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April 28th, 2011, 05:53 AM   #1
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invertible linear operator not bounded below

Hello guys

In Murphys' "C-* Algebras and Operator Theory", Sect 1.4 page 21, it asserts that every invertible linear map between Banach spaces is bounded below, i.e.
there is a such that for all vectors.

That does now seems reasonable since I can for example take eigenvalues going to 0 but all positive. In , the operator

will not be bounded bellow but will be invertible with inverse given by


right?

is there any errata of murphy's book? I've taken a little search on the internet and found none...

thank you guys!


EDIT: my example is stupid, the inverse is not bounded, but anyways, i will try to prove the assertion. thanks for sharing this moment with me
EDIT2: i feel even stupider, first because stupider must not even exist, and also because the proof is obvious taking uu^{-1} as bounded. next time i'll think before post, thanks for your cooperation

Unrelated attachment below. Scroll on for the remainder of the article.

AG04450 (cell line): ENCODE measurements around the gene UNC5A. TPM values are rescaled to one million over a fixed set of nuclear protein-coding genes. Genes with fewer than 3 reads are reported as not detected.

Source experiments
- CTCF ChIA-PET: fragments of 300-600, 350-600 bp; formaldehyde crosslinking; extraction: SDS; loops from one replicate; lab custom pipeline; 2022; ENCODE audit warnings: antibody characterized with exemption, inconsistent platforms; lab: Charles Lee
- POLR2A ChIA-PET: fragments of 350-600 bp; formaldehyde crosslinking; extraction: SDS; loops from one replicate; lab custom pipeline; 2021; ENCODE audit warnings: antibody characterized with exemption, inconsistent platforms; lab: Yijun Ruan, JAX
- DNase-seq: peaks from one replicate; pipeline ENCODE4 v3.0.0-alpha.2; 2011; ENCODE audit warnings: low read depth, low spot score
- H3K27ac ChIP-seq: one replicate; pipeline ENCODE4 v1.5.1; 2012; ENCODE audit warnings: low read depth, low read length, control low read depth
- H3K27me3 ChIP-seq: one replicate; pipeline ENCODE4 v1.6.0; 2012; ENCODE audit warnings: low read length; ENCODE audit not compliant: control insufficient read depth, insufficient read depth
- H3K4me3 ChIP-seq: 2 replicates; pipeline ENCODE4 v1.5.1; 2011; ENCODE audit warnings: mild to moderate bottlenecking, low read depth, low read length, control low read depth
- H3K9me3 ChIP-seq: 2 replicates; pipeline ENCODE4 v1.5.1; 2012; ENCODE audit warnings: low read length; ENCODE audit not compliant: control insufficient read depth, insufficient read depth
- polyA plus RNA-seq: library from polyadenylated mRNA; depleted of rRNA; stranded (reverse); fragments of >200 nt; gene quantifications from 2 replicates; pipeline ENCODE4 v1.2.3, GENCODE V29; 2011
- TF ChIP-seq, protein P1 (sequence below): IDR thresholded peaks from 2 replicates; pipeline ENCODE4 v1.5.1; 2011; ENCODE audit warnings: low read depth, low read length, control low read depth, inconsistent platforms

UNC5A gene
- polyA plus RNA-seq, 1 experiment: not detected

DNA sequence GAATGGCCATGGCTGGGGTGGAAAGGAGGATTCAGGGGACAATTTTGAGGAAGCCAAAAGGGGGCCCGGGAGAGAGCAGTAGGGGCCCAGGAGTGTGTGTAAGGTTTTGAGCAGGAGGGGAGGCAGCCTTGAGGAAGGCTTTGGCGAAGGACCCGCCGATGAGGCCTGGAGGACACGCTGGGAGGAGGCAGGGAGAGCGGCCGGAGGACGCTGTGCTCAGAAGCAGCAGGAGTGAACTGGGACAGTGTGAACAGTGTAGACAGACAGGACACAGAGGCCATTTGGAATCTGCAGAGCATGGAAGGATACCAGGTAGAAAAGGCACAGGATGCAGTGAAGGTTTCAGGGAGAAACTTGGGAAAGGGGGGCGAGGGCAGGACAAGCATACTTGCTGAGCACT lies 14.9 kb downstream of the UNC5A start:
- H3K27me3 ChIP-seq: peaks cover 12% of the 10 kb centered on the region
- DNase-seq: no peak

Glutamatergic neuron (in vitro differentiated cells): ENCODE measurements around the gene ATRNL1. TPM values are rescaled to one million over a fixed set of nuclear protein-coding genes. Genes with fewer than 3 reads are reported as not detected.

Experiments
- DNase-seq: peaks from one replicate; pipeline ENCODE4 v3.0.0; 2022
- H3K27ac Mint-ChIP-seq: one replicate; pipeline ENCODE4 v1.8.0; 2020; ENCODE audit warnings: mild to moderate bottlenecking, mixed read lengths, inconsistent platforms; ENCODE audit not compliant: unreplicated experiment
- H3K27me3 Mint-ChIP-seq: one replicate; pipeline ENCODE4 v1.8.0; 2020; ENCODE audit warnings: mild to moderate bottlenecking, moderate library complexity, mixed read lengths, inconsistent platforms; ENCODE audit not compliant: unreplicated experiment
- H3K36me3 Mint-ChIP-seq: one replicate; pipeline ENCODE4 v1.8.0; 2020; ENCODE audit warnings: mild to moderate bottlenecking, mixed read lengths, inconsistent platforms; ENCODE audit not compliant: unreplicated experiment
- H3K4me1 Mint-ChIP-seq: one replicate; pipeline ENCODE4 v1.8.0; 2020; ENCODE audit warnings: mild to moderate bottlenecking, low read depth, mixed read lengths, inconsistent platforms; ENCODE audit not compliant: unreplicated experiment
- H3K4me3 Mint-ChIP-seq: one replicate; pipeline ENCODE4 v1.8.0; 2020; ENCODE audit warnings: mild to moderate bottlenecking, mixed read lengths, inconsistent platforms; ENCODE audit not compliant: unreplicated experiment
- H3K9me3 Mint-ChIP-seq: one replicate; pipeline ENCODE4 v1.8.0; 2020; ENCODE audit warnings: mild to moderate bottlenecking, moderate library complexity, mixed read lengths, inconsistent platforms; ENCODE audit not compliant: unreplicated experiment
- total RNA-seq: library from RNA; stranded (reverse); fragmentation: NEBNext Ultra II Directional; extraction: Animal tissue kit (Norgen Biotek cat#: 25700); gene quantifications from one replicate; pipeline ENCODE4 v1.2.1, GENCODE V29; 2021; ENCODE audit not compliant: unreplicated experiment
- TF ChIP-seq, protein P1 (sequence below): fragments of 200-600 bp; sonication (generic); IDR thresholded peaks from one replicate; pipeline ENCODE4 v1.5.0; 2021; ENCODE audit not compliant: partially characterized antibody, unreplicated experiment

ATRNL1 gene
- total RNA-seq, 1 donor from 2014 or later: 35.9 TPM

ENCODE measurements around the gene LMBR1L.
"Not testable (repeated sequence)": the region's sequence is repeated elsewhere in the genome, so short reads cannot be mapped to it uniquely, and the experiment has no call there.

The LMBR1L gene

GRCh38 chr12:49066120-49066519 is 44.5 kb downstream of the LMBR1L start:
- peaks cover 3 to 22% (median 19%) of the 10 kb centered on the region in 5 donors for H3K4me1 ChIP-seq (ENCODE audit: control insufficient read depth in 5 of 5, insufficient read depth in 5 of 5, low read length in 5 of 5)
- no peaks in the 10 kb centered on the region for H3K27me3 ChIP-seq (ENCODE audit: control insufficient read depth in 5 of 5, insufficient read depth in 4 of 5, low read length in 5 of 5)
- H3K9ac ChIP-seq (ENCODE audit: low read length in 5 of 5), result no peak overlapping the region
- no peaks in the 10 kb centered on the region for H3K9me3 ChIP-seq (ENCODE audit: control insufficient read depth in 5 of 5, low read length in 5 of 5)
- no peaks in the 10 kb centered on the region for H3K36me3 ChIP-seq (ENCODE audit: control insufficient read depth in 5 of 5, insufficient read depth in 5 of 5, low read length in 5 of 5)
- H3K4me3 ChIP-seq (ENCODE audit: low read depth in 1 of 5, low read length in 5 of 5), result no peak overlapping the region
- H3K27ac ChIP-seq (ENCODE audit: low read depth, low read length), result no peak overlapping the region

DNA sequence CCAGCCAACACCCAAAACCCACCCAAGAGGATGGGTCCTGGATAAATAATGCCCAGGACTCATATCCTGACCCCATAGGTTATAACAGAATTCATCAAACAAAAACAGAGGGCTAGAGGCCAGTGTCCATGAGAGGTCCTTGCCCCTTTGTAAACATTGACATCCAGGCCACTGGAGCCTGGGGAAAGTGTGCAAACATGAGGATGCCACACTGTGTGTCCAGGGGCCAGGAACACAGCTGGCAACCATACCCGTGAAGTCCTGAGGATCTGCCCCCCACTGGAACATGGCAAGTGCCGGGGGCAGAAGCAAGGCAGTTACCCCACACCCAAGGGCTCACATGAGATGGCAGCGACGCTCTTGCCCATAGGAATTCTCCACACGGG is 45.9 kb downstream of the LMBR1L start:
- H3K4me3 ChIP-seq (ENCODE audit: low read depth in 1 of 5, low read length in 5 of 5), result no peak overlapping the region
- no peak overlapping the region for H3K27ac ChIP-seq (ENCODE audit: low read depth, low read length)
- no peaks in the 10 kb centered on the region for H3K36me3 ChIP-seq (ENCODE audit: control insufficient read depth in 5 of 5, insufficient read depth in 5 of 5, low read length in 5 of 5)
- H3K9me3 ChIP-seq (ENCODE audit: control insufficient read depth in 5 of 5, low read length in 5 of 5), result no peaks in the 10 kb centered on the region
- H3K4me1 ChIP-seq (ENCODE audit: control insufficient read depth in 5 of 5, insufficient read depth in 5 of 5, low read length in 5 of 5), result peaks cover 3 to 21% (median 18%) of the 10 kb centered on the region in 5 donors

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April 28th, 2011, 08:33 AM   #2
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Re: invertible linear operator not bounded below

otaniyul,

Don't berate yourself too harshly, I know the feeling. Especially with subjects like functional analysis, if you read for too long, all the definitions and properties start to blend together into a real mess. I've had many moments of the exact same kind, where all of a sudden I think something absurd to be true, and subsequently waste an hour to find my bearings...

Reminds me of this old math joke where the professor is at the board proving a theorem, and with regard to one assertion, he declares that "it is obviously so." But then he pauses, and begins to stare at the board, and mutters to himself "is it really obvious?", begins to pace back and forth in front of his formula-ridden chalkboard while his students look at him quizzically, and finally excuses himself with a few unintelligible words as he goes out into the hallway and walks up and down the hallway, down the stairs, back up, and about the entire department, all the while arguing with himself... after half an hour, as the students begin to lose patience and are about to leave, the professor bursts back into the room and declares loudly "it IS obvious!"

-Ormkärr-
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